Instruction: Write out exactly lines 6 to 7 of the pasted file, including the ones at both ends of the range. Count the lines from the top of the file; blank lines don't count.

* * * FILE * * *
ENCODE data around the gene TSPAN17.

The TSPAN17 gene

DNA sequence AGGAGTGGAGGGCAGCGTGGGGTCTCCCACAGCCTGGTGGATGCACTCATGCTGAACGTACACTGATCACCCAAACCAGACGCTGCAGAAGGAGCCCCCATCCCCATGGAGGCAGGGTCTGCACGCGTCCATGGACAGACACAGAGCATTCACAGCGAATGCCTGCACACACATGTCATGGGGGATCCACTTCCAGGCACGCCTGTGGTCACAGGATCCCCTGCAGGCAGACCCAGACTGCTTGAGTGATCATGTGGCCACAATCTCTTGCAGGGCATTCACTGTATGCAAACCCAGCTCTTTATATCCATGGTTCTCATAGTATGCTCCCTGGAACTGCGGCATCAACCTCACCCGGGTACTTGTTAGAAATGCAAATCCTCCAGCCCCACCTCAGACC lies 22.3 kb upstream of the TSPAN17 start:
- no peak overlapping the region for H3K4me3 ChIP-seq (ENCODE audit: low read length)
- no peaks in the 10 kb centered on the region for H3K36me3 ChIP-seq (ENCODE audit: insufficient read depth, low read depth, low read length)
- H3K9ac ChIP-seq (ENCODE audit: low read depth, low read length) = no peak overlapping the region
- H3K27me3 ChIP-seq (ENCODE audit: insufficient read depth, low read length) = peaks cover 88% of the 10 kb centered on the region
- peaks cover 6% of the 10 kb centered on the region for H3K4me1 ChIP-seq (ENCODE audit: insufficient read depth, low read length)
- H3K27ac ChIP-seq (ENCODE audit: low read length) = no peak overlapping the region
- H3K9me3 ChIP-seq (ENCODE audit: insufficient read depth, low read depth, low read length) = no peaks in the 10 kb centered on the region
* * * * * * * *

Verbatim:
- H3K9ac ChIP-seq (ENCODE audit: low read depth, low read length) = no peak overlapping the region
- H3K27me3 ChIP-seq (ENCODE audit: insufficient read depth, low read length) = peaks cover 88% of the 10 kb centered on the region